My priorities in District 10 are:

Safe neighborhoods – Through community policing, crime prevention efforts, and economic and educational opportunity, we can break the cycle of violence that drives people out of town and decimates our commercial corridors.

Strong schools – Neighborhood school assignment is good for those neighborhoods that have schools. Right now, we are closing schools in District 10 with no plans to replace them. Redevelopment can play a role in reducing the cost of opening new schools in Bayview by paying for the buildings. Lennar and the Shipyard community fund can pay for school buildings as well as programs that fund their operations and hire quality teachers.

Smart development – We need to stop the housing overdose. District 10 already has the most affordable homes by Citywide standards. It’s time to focus on the rest of what makes a neighborhood great. That will attract back the people who moved out of District 10, and bring us as many jobs as jobseekers.

Citywide issues and solutions are:

Budget – We need revenue. Tourism is the biggest revenue generator in San Francisco, and smart land use policy can create tourist attractions in District 10, so let’s make some money with our gorgeous sunny waterfront. Beyond that, we need rainy days funds so that government spending can buffer swings in the private economy instead of magnifying them.

Transportation – A transit-first City has to fix transit first. New developments need more transit service, not cuts. We need balanced land uses in the southeast sector so that people can meet more of their needs within walking distance of their homes. District 10 also has a unique opportunity to alleviate street congestion by creating and promoting water transit along our Central and Southern Waterfronts.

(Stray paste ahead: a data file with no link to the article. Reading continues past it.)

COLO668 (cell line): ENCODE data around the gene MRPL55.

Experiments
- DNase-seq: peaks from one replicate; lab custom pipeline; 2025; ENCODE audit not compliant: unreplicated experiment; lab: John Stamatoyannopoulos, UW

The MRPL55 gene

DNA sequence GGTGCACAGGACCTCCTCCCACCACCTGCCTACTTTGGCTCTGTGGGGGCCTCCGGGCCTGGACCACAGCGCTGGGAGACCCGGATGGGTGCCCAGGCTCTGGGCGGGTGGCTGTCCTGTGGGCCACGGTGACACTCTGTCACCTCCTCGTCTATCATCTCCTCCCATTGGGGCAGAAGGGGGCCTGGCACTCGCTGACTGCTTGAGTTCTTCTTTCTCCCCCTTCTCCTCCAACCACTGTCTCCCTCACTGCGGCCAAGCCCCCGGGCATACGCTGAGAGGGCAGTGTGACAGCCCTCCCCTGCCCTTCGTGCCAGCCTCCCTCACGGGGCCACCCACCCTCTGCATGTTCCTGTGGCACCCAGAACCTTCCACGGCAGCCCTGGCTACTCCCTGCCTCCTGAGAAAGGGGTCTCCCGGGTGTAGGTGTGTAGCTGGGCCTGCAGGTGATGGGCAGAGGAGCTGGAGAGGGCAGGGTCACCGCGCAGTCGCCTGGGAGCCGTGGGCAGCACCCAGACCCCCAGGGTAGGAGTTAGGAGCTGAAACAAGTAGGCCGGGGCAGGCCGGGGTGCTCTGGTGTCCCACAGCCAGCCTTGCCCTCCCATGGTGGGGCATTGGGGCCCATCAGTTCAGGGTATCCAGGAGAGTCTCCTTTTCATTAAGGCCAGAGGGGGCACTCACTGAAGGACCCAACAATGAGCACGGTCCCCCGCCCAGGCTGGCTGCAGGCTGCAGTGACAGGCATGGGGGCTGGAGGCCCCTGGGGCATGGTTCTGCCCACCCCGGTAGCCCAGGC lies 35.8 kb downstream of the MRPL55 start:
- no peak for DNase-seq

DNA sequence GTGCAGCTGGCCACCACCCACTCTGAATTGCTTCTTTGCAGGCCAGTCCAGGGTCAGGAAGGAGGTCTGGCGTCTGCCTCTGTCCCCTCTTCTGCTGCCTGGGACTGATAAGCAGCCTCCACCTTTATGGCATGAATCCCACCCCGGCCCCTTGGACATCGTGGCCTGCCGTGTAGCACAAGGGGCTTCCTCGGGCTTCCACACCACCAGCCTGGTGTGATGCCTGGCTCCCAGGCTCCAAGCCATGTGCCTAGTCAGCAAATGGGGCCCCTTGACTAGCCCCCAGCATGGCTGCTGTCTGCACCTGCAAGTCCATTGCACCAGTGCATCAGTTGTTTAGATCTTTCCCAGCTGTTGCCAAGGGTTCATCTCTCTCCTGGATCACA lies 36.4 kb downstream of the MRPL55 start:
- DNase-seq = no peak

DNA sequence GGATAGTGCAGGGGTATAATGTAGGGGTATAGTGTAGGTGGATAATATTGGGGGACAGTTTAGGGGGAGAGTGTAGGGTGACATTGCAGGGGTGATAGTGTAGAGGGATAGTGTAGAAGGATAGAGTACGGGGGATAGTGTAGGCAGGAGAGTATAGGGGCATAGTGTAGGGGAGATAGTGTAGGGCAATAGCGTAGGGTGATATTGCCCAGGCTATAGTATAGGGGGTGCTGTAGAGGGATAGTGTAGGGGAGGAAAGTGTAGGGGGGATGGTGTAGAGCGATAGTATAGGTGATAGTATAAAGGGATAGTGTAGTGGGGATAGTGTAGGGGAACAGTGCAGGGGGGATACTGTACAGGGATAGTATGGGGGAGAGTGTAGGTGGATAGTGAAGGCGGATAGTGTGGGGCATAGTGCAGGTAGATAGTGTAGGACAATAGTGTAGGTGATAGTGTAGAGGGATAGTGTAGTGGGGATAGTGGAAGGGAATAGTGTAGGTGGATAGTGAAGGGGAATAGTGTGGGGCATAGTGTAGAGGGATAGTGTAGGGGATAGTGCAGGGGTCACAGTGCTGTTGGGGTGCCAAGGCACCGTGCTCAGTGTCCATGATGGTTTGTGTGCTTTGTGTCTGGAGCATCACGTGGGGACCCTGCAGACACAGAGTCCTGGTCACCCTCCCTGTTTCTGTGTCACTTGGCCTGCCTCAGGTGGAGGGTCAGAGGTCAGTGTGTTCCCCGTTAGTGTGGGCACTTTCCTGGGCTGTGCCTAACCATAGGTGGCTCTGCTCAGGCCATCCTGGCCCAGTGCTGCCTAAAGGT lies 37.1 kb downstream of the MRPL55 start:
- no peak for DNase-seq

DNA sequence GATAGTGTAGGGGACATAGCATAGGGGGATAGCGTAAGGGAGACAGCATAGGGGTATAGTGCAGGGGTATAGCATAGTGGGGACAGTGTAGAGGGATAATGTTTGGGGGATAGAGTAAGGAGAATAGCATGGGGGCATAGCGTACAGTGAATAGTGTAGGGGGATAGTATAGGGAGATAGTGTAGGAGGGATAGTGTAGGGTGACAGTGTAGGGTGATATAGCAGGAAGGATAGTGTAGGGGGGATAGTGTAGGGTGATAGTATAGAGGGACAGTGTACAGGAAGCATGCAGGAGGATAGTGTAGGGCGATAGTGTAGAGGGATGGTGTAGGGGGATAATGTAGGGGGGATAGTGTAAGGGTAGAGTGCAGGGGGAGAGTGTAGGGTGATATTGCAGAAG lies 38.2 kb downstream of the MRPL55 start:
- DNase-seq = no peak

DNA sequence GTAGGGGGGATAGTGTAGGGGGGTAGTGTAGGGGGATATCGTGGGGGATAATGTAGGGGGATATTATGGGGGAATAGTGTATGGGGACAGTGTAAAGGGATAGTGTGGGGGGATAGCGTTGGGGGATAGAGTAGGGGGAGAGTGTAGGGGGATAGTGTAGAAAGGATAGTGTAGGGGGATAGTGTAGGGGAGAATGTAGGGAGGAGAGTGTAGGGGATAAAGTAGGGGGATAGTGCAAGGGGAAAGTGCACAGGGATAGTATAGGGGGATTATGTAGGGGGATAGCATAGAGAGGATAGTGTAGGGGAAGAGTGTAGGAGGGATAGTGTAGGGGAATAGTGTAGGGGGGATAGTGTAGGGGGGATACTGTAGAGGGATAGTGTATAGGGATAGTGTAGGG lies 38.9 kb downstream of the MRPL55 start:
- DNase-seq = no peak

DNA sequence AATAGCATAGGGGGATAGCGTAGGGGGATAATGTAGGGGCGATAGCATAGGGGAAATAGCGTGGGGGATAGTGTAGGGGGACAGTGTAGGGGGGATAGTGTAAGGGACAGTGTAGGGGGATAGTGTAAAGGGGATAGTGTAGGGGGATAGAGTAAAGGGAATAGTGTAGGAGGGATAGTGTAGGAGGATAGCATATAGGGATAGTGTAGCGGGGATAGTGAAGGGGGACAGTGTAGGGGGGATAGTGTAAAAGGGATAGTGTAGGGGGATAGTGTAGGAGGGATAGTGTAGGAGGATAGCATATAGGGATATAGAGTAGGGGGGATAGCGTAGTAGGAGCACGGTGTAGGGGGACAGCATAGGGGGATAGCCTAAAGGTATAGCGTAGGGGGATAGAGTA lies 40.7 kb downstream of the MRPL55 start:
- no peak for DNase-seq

Education – Only 8% of San Francisco households have children under 18. Renters are largely not required to help fund to our public education system. Our public school system is anemic and undervalued. We need to find new ways to fund schools, to attract families back to San Francisco and better serve our children.

9. What is your position regarding privatization in the public sector? Yes, I generally oppose privatization of essential government services, and I support transitional assistance for workers who lose their jobs due to globalization; however, I do not unequivocally oppose outsourcing of public or private sector jobs. Working people are also customers, and customers need to be factored into the equation too.

10. Do you favor the use of Project Labor Agreements in the public sector? Please explain your position. The fact that the private sector tends to use PLAs even more frequently than the public sector tells me that they are an effective way to manage and provide for a complex team of subcontractors, promote efficient resolution of disputes, and reduce overall costs for large projects. They are also a good vehicle for creating apprenticeships. I would therefore encourage both City agencies and private project sponsors to negotiate PLAs, particularly on large projects, and would of course seek to enforce PLAs once negotiated. I think it’s important to match each project with the right labor contract, so as with every policy decision, I am committed to practical solutions over hard and fast rules. Preserving flexibility is key.

11. What is your position regarding Sit/Lie? No, not as written. I believe we have a problem that needs to be addressed but I am not convinced that we can’t fix it by changing the General Order instead.

12. Do you believe San Francisco should be a Sanctuary city? I believe that immigration policy is a federal matter. To the extent that San Francisco can implement policies that respect federal jurisdiction over immigration, I can support them.